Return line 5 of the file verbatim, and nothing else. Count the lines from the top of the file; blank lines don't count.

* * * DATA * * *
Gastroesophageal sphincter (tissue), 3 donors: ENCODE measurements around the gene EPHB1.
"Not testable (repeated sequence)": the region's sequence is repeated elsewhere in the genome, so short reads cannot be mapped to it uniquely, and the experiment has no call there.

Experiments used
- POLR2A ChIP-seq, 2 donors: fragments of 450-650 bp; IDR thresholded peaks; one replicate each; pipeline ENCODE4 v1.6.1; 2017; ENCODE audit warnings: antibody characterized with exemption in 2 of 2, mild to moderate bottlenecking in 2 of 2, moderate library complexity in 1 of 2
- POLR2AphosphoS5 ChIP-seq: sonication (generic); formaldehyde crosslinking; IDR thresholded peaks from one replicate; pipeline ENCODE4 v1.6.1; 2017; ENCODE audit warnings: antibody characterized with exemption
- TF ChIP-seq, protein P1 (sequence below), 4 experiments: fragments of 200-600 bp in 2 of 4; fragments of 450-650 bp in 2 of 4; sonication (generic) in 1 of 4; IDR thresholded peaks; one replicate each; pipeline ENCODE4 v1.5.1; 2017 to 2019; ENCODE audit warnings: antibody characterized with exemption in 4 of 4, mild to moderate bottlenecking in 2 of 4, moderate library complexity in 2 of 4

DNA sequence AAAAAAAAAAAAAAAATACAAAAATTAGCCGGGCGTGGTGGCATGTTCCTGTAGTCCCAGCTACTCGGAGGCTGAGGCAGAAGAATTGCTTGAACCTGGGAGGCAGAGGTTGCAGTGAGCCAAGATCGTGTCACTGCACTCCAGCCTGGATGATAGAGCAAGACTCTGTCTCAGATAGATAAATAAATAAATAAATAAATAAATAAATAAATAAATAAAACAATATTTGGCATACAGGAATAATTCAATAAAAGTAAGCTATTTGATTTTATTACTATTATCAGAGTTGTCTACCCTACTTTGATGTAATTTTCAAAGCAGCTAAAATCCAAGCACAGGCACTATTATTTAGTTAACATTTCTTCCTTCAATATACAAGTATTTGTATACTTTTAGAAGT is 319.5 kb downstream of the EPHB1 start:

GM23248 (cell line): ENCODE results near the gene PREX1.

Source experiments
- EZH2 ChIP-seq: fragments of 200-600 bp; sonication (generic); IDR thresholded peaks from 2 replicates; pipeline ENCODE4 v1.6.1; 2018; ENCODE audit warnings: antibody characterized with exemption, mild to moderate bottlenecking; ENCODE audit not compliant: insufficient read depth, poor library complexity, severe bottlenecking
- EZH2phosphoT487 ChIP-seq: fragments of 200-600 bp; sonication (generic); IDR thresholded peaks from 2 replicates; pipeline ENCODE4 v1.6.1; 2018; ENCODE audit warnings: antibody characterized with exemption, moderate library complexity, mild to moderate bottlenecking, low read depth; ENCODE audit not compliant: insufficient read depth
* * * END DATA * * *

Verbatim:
- POLR2AphosphoS5 ChIP-seq: sonication (generic); formaldehyde crosslinking; IDR thresholded peaks from one replicate; pipeline ENCODE4 v1.6.1; 2017; ENCODE audit warnings: antibody characterized with exemption